Eric Flint's 1632 & Beyond: Alternate History Stories


Grantville Gazette #9 Contents:

“Mail Stop” by Virginia DeMarce

“Those Daring Young Men” by Rick Boatright

“NCIS: Young Love Lost” by Jose J. Clavell

“Those Daring Not So Young Men” by Rick Boatright

“A Matter Of Taste” by Kerryn Offord

“Anna the Baptist” by Terry Howard

“Fly Like a Bird” by Loren Jones

“Gearhead” by Mark H Huston

“Water Wings” by Terry Howard

“Under the Tuscan Son” by Iver Cooper

“Wings on the Mountain” by Terry Howard

“Pocket Money” by John and Patti Friend

“Moonraker” by Karen Bergstralh

“The Minstrel Boy” by John Zeek

“Ultralight” by Sean Massey

“Tool or Die” by Karen Bergstralh

“If at First You Don’t Succeed…” by Paula Goodlett

“Waves of Change” by Paula Goodlett and Gorg Huff

“Try, Try Again” by Paula Goodlett

“Little Jammer Boys” by Kim Mackey

“Safe at First Base” by Mark H Huston

“The Order of the Foot” by Richard Evans

“The Transmitter” by Gorg Huff

“The Essen Chronicles, Part 3: Trip to Paris” by Kim Mackey

“At the Cliff’s Edge” by Iver P. Cooper

“Butterflies In The Kremlin, Episode 2: A ‘Merican in Moscow” by Gorg Huff and Paula Goodlett


“Radio in 1632, Part 3” by Rick Boatright

“The Sound of Mica” by Iver P. Cooper

“A Tempest In a Baptistry” by Terry Howard

“The Daily Beer” by Anette Pedersen

“White Gold” by Kerryn Offord

From the Editor:

Wow. Here we go again. Grantville Gazette, Volume Nine.

Who knew, back a few years ago, just how many people would be interested in the continuing soap opera of Grantville, WV, United States of Europe? I certainly didn’t, but I spend part of every single day being happy that I picked up that book with the pickup truck and hillbillies on the cover.

In this issue, as usual, we continue telling the “little” stories. By that, I mean the stories about the regular, everyday people who wound up in a situation they never could have anticipated, even if they’d been science fiction readers in the first place. The everyday sort of young man who misses speeding on the highway—as many young men would, I suspect. Read about him in Mark Huston’s “Gearhead.” The everyday sort of young soldiers, who always complain about the food in the dining hall on base. You can read about them in Kerryn Offord’s “A Matter of Taste.” Terry Howard’s “Anna the Baptist” looks at religion in a manner that Pope Urban just might not appreciate all that much. And Richard Evans’ postulates a “super secret” organization of up- and down-timers in “Order of the Foot.” “Pocket Money” by John and Patti Friend shows us just how determined kids can be . . . if there’s something they want badly enough.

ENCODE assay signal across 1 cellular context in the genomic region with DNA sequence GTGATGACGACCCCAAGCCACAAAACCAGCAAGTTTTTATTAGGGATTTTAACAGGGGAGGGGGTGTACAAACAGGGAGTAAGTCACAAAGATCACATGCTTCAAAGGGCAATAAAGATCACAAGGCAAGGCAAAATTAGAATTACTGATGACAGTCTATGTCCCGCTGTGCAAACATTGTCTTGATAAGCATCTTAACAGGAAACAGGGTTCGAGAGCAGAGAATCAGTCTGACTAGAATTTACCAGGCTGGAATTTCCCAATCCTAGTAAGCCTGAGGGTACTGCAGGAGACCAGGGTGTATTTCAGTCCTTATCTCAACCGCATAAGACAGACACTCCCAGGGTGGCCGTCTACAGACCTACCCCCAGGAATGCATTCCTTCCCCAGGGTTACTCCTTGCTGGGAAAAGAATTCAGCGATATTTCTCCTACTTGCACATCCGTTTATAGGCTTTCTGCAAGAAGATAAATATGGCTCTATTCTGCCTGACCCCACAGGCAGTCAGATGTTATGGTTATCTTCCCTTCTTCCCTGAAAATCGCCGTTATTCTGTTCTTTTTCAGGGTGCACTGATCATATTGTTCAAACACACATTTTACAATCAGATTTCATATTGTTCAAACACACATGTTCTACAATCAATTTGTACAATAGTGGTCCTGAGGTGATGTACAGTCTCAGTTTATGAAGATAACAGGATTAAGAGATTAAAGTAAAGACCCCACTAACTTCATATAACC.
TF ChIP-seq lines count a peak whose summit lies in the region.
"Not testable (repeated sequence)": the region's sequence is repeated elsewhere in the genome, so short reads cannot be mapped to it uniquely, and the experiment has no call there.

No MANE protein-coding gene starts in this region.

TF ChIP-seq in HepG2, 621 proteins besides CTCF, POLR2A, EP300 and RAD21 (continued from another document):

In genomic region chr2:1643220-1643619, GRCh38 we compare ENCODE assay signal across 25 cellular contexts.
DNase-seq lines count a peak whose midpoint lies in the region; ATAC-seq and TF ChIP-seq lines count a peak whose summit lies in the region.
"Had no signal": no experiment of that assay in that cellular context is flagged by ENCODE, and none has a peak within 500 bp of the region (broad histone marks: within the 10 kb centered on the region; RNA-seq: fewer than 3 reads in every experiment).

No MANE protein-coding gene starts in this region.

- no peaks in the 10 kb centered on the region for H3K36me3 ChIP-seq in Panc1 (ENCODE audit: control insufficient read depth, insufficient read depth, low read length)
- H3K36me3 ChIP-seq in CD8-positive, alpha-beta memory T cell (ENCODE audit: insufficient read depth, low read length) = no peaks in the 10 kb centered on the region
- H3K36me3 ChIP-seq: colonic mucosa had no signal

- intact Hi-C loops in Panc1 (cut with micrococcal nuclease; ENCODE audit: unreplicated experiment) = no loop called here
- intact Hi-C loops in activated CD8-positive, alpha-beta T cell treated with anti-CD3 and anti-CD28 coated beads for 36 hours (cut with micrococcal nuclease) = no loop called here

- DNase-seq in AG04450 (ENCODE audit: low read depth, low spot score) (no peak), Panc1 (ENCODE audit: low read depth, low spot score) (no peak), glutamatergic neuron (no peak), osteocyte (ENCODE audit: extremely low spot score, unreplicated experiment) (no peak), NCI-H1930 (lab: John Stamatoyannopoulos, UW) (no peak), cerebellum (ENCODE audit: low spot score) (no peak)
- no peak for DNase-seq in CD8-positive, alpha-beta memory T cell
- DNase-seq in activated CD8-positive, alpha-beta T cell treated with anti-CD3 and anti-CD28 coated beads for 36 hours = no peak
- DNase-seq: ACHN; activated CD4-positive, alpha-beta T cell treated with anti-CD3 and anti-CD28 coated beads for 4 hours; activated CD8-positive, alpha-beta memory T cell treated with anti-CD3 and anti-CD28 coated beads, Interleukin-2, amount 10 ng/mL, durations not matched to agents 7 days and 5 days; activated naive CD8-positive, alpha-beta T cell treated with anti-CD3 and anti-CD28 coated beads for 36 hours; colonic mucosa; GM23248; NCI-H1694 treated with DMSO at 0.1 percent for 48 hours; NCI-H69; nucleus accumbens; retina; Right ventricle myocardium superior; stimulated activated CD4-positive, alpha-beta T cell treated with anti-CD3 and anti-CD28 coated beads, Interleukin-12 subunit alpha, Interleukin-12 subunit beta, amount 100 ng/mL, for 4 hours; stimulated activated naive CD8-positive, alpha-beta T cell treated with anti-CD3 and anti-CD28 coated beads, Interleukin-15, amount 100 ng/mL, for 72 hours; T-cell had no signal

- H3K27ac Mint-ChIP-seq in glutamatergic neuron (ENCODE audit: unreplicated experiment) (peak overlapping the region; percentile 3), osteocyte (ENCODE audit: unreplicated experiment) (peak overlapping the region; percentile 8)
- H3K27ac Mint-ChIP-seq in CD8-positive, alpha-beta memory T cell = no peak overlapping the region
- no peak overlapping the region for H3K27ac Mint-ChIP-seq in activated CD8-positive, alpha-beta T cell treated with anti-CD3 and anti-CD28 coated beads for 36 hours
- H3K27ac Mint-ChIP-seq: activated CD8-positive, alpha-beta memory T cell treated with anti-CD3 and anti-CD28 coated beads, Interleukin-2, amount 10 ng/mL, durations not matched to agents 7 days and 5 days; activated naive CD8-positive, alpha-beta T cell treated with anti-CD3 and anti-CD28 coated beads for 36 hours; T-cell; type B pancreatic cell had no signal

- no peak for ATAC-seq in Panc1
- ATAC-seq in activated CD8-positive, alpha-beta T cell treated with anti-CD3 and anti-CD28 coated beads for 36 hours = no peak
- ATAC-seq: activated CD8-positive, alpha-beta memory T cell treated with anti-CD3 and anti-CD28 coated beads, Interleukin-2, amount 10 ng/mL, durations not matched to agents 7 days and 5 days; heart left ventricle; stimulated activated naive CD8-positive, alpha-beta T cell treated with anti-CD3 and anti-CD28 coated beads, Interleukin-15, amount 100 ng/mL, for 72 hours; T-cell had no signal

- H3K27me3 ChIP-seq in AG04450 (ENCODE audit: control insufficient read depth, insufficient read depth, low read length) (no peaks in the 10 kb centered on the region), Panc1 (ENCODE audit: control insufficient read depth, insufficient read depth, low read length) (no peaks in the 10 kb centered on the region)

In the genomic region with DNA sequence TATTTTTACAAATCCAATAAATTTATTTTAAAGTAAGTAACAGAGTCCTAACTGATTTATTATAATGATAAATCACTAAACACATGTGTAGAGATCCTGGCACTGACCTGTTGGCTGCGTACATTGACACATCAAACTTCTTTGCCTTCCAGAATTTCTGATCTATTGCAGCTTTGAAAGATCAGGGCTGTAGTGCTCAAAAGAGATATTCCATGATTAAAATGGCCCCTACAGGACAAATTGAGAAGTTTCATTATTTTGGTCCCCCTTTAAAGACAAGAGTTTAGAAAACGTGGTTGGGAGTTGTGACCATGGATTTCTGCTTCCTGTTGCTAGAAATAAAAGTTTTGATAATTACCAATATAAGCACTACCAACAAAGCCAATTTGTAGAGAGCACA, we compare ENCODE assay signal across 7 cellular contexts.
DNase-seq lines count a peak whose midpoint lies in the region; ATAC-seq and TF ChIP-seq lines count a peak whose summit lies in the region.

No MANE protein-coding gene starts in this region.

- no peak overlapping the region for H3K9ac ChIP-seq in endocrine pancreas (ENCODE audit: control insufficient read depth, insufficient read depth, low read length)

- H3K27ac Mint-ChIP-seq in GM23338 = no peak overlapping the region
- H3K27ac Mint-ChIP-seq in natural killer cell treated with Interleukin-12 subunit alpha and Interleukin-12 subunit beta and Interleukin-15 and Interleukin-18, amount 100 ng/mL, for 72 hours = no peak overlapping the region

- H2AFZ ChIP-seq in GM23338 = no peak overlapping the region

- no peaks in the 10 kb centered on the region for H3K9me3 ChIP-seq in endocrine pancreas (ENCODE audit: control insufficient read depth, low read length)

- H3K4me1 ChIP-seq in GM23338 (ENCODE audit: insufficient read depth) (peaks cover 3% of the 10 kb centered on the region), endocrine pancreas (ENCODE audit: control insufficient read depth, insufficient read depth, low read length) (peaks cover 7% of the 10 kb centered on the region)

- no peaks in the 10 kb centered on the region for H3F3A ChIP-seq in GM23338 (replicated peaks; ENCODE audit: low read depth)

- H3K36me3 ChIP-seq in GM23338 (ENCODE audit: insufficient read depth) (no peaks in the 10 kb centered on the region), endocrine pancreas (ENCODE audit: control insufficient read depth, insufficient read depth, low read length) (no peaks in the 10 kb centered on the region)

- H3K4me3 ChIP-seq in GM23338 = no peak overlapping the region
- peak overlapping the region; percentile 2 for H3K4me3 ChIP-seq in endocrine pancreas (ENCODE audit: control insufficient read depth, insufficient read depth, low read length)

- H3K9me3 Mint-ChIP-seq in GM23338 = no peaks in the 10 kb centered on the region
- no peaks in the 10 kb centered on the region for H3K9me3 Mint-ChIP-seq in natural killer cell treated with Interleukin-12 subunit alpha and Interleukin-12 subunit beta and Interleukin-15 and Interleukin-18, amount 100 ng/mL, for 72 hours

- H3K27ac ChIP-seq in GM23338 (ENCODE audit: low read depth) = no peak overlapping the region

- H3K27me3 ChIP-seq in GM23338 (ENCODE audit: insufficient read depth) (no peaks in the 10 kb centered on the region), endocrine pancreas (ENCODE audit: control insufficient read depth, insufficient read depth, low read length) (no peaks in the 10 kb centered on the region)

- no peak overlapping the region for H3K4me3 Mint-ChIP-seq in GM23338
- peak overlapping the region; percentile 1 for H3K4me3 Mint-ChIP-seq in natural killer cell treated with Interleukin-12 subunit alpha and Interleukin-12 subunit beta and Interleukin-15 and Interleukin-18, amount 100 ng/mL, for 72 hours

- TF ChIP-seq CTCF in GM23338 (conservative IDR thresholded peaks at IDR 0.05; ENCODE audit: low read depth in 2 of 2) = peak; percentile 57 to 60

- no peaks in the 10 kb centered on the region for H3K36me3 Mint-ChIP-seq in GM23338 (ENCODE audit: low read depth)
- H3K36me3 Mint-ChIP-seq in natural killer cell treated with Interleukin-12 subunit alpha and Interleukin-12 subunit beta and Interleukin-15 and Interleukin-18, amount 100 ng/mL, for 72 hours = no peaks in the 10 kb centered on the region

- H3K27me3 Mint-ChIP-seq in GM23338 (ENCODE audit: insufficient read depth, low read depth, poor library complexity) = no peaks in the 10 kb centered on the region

For European everyday sorts of people, try “Mail Stop” by Virginia DeMarce—although I must admit that Martin isn’t the sort of guy you run into just any day of the week. He’s a touch unusual, what with that newly acquired hillbilly accent of his. “NCIS – Young Love Lost,” by Jose J. Clavell shows us a grittier side of the coin, while Iver P. Cooper’s “Under the Tuscan Son” takes us to Italy and a young man with ambitions. John Zeek’s “The Minstrel Boy,” tells us about the desire and longing for family, while Karen Bergstralh’s earnest blacksmith faces misfortune in “Tool or Die.”

What changes will having crystal radios cause? Gorg Huff and I explore a bit of that in “Waves of Change,” while Kim Mackey’s “Little Jammer Boy” presents the more, ah, reactionary side of that argument. We’re still talking about Russia in “Butterflies in the Kremlin, Part 2,” and Kim brings his “Essen Chronicles” to a close in Part 3 of that story.

Non-fiction this issue covers the usefulness of mica, from Iver P. Cooper’s “The Sound of Mica,” while Rick Boatright’s “Radio, Part 3” tells us one of the uses. Food—and yes, it is food—is covered in Anette Pedersen’s “The Daily Beer,” while Kerryn Offord explains sweeteners in “White Gold.” Terry Howard discusses just why the Anabaptists were so unpopular in “A Tempest in a Baptistry.”

Finally, we have a new feature in this issue. For lack of a better term, we’re calling them “European Interludes.” They began with a multi-part challenge: Write me something that doesn’t use a single up-timer. It can’t be set in Grantville or Magdeburg. Tell us what starts happening in the rest of the world, when all the knowledge that Grantville has starts leaking out. The characters don’t have to succeed, they just have to try.

We had a lot of takers. Quite a number of challenge stories are included in this volume and more have been written. Those will be included in future volumes.

We hope you enjoy it.


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